So here I am again…this time full of fear. Just a couple of days after writing my first response to this post, I had a recurrance of a neck/upper back injury. It has not been as totally debilitating as in the past, but it has me mad, sad, and yes, scared. I have a big anniversary playday this weekend and am supposed to sing in two big concerts next week that are very important to me on my journey through dealing with the previous loss of my career I mentioned above. A day long kayaking trip in a few weeks as well as going to Costa Rica in a mere 4 weeks (a 10 hour plane ride each way). I’m scared this will get in my way of enjoying all of these things I’ve worked so hard for. I was doing so great, zooming along, now I’m “in the barrel” again, as my gram would say. Bluck!

Comment by Sherry 08.10.05 @ 8:00 pm

Ahhh, dearest Sherry, I ache for your struggles! I am going to send off the chapter that made such a difference in tomorrow’s mail if I can get out, otherwise Monday I will express it. What you wrote in your earlier blog about your colleagues noticing the relationship between your stress and your pain is so on target for me as well. I think letting go of the fear (right, Sue!) is crucial, yet I know how hard it is to stay in the moment. My precious goddess daughter, sit for a moment and just be observant of the fear. Notice it without judgment. Say, “Wow, I am really noticing right now how afraid I am! That is so interesting, like if I were a kitty, I would not be so scared. I would just hurt, sometimes more than others (like have you ever noticed that chronic pain fluctuates?! Amazing!). If my kitty gets its tail stepped on, it yowls and runs, but I notice that it doesn’t sit around wondering if it will prevent it from doing the important kitty things in its life. Isn’t it interesting that because I have the gift of looking into the future that I can get so scared?)
Love you, Sue

Comment by Sue 08.12.05 @ 5:27 pm

Your blog resonated with me. I have never had chronic back pain, (knock on wood) but I did have to go to a chiropractor for about a year after I was in a car accident.

The cost of the chiropractic work was paid for, but I didn’t feel like it was the solution for me.

I totally believe in the power of thought to cure many physical ailments. We often forget how connected our emotional and physical states are.

Although I am a teacher and I’m around germs all day long, my friends are often surprised that I rarely get sick. I have found that if I just don’t “allow it” into my body, it doesn’t come in. OK, diet and exercise help too.

Thank you for reminding us to keep our pain away by facing our emotional state and dealing with negative emotions. I think we are too quick to medicate or have surgery in this country.

It is impossible to have a pain-free life, but I wish you to come as close to that as possible.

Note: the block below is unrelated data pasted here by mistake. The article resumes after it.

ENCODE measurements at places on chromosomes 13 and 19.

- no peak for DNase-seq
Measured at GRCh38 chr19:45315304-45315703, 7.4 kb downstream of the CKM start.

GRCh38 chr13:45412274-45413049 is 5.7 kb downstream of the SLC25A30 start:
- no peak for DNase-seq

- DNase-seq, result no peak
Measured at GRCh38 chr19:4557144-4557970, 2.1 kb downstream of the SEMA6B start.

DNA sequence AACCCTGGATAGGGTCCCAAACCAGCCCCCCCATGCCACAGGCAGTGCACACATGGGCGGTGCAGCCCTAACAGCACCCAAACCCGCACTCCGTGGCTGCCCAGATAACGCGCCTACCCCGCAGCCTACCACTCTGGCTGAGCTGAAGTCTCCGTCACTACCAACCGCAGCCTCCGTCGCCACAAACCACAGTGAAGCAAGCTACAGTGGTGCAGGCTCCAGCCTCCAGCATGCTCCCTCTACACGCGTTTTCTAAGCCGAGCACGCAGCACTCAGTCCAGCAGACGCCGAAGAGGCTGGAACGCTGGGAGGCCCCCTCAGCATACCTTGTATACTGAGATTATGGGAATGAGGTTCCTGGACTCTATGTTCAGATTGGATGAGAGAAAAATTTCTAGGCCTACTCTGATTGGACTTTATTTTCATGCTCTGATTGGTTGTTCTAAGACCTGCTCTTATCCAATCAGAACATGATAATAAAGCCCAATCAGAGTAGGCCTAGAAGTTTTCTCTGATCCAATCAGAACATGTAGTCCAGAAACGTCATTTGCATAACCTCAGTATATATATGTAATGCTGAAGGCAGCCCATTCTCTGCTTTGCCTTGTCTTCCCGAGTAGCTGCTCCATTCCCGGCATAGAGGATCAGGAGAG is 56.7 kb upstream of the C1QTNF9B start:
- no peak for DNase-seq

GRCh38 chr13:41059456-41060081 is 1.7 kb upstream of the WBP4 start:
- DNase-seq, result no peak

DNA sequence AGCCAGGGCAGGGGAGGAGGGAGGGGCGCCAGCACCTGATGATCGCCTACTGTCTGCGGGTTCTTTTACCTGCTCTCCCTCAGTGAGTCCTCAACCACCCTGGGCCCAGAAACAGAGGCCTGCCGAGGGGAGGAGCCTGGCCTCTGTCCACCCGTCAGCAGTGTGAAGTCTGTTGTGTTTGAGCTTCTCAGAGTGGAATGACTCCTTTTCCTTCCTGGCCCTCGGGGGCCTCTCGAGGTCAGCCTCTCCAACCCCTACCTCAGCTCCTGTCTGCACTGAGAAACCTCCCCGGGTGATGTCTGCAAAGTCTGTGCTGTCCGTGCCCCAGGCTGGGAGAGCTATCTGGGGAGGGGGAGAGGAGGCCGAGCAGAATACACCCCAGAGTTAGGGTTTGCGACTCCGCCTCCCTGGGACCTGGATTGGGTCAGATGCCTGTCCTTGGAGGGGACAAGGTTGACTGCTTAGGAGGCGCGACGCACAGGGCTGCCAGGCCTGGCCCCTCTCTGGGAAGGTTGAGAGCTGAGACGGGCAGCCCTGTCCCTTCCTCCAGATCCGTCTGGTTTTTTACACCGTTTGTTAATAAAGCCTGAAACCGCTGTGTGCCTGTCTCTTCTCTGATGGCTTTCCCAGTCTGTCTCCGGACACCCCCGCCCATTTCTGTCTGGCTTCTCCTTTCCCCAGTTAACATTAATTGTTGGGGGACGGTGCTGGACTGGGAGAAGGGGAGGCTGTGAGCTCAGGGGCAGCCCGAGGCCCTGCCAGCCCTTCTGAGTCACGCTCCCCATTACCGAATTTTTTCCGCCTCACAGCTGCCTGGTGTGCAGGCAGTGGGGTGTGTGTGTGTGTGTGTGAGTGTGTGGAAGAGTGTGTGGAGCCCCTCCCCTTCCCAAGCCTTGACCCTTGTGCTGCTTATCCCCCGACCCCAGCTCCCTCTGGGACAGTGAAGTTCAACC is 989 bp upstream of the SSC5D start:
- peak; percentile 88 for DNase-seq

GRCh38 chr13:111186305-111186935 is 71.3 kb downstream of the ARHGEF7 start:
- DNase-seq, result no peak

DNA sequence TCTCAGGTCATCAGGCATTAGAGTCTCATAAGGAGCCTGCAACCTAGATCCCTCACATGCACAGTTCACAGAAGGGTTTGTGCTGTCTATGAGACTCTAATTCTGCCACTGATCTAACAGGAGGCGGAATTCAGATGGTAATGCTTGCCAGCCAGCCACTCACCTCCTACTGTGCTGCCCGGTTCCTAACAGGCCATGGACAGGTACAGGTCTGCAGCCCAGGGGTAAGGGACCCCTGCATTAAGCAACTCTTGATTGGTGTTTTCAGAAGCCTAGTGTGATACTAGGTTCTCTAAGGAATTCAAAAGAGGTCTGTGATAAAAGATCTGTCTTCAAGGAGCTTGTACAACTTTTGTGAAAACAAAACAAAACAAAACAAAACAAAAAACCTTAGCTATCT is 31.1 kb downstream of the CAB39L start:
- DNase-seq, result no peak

Stay positive!!

Comment by laura 08.25.05 @ 1:37 pm

Oh I hadn’t been back to this blog until now. Thanks for the imagery Sue, the kitty idea is so true, pervasively about life. it’s interesting, I’ve gotten better about living in the moment and not thinking about the future too much and recently two people close to me were encouraging me to hurry up and think about my future! Ya can’t win, I tell ya! But either way, I’ll keep doing my kitty things and it’ll all work out. 🙂

Comment by Sherry 10.20.05 @ 1:05 pm

Tao, if you get back to this, I want to thank you for your post. My mom was a nurse as well, and my socialization to the medical model of health/illness still has a lot of influence in my thinking. I’m glad the medical system is there when I really need it, but also am so thankful for alternatives. Sometimes it’s hard to know where to turn when something’s not in synch, but that’s another one of those lifelong processes, I guess.

Comment by Sue 11.10.05 @ 8:56 am

Eric, thanks so much for your post. I think it is easy to go around the world not knowing how many people are dealing with pain an so many different ways. I send you lots of healing energy. I also don’t think you can ignore pain, and I think there are so many ways to approach it, mindfulness, etc., that we should never give up hope. I’d be interested in talking with people on DS about acupuncture–maybe I’ll start another health and healing blog soon to reinstate the conversation. Always glad to have ibuprofen as a backup!

Comment by Sue 11.10.05 @ 9:04 am

Hi, Shelby and Laura, as I said to Eric, I am stunned to hear how many of us have dealt with and continue to deal with chronic pain. Shelby, it sounds like you found the key when you surrounded yourself with people who love and support you and thus reduced the fear. I wonder how much of our fears about pain come from feeling so alone with it?

Laura, like you, I have used chiropractic, and as much as i liked it better than some of the traditional allopathic medical treatments I could have had, it also fell short. I think it’s because I was focused only on the body.

Comment by Sue 11.10.05 @ 9:22 am